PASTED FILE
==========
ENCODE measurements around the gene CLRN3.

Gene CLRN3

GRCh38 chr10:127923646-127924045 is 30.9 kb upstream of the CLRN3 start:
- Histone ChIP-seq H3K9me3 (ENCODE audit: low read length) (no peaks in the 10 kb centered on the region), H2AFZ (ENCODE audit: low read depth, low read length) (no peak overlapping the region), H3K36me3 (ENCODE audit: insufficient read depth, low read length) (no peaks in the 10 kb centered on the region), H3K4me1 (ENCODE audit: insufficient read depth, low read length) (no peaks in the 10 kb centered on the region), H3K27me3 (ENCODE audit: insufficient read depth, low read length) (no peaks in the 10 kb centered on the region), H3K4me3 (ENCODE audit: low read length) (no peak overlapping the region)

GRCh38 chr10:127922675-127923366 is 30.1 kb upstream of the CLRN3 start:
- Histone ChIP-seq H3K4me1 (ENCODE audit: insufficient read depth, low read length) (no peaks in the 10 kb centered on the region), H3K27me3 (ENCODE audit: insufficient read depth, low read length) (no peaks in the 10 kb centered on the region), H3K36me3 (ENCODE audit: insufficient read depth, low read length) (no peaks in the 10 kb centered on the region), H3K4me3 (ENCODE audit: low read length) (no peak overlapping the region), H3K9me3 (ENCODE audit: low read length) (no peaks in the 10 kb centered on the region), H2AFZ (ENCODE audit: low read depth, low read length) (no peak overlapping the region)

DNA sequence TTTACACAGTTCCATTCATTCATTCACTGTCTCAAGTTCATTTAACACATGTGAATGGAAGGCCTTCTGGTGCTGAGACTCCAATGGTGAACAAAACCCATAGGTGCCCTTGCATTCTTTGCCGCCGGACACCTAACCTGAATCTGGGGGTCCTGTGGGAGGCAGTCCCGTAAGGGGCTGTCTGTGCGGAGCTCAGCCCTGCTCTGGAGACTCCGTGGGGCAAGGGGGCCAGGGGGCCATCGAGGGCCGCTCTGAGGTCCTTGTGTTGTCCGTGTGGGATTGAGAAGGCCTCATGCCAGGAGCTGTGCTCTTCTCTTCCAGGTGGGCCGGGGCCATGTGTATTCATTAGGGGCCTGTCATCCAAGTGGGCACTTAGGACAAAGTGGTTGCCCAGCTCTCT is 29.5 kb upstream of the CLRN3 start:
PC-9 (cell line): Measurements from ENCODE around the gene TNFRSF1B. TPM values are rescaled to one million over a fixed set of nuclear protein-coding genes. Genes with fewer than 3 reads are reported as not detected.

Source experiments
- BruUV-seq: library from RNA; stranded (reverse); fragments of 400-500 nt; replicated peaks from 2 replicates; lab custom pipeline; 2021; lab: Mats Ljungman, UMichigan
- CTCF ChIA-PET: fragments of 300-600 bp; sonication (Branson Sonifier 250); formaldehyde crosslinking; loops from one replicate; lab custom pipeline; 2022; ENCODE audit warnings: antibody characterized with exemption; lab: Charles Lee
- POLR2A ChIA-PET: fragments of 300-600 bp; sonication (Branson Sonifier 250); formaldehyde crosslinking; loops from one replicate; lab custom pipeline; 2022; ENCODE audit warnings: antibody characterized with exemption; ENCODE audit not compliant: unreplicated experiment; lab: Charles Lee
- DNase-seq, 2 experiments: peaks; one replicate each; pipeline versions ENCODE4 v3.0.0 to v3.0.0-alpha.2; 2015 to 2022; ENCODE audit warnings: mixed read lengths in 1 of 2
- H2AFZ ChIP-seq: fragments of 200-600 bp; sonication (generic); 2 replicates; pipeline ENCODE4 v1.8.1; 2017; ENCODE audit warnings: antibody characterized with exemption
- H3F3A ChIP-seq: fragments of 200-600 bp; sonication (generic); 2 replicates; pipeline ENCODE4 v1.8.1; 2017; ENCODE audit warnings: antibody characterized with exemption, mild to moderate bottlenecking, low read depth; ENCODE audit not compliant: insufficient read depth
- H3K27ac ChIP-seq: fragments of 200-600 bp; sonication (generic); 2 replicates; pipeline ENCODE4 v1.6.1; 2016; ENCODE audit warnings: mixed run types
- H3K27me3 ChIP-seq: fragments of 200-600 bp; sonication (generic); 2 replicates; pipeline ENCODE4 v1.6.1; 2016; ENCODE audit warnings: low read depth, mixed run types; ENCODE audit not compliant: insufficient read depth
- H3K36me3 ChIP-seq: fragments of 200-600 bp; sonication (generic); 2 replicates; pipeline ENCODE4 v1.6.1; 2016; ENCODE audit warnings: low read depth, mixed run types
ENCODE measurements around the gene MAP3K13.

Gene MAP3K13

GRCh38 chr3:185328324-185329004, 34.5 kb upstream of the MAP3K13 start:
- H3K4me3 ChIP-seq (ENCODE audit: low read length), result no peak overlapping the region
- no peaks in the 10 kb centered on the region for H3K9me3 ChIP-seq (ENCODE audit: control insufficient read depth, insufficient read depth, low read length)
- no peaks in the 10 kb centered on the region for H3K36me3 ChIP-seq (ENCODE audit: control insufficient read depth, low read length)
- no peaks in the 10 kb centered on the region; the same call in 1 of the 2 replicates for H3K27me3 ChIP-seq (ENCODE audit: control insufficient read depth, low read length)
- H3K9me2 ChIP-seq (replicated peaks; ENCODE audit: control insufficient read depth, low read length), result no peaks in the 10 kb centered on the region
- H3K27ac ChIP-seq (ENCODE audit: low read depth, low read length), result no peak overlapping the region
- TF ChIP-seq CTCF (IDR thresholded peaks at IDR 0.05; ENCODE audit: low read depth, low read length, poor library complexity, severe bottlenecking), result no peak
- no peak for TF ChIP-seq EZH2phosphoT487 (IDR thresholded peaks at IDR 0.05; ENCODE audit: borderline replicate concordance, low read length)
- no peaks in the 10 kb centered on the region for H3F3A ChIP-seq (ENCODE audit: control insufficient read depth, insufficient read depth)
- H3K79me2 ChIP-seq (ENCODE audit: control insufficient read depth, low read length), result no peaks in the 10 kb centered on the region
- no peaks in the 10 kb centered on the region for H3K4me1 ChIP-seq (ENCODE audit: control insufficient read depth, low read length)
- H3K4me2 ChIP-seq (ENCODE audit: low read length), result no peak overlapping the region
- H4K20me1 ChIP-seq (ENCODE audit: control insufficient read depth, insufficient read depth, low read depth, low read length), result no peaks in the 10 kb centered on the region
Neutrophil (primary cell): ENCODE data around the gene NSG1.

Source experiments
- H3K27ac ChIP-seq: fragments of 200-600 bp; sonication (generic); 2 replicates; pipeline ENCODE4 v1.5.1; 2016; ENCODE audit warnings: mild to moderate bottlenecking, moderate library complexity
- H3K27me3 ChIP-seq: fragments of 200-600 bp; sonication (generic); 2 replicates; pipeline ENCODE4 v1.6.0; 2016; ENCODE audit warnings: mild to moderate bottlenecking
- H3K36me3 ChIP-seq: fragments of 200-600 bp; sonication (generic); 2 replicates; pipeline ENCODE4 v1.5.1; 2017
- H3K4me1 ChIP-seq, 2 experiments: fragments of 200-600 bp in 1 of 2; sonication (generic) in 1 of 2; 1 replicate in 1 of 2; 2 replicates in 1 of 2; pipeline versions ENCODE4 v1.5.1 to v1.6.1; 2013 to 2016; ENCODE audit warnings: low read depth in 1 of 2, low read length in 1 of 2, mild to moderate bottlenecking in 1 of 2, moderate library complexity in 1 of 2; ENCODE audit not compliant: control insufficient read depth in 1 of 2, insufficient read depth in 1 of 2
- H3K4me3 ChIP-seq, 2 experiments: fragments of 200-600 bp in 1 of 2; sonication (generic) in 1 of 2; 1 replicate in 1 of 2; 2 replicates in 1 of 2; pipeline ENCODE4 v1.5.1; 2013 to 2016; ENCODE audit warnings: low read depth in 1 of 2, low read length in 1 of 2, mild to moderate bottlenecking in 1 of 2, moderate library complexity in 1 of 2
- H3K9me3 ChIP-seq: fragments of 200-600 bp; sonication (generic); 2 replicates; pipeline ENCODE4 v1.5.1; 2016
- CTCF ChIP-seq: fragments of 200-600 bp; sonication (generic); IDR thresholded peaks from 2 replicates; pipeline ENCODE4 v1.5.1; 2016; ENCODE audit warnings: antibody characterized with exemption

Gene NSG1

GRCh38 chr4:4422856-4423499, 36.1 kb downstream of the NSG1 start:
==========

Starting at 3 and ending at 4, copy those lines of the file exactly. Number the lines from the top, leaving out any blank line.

GRCh38 chr10:127923646-127924045 is 30.9 kb upstream of the CLRN3 start:
- Histone ChIP-seq H3K9me3 (ENCODE audit: low read length) (no peaks in the 10 kb centered on the region), H2AFZ (ENCODE audit: low read depth, low read length) (no peak overlapping the region), H3K36me3 (ENCODE audit: insufficient read depth, low read length) (no peaks in the 10 kb centered on the region), H3K4me1 (ENCODE audit: insufficient read depth, low read length) (no peaks in the 10 kb centered on the region), H3K27me3 (ENCODE audit: insufficient read depth, low read length) (no peaks in the 10 kb centered on the region), H3K4me3 (ENCODE audit: low read length) (no peak overlapping the region)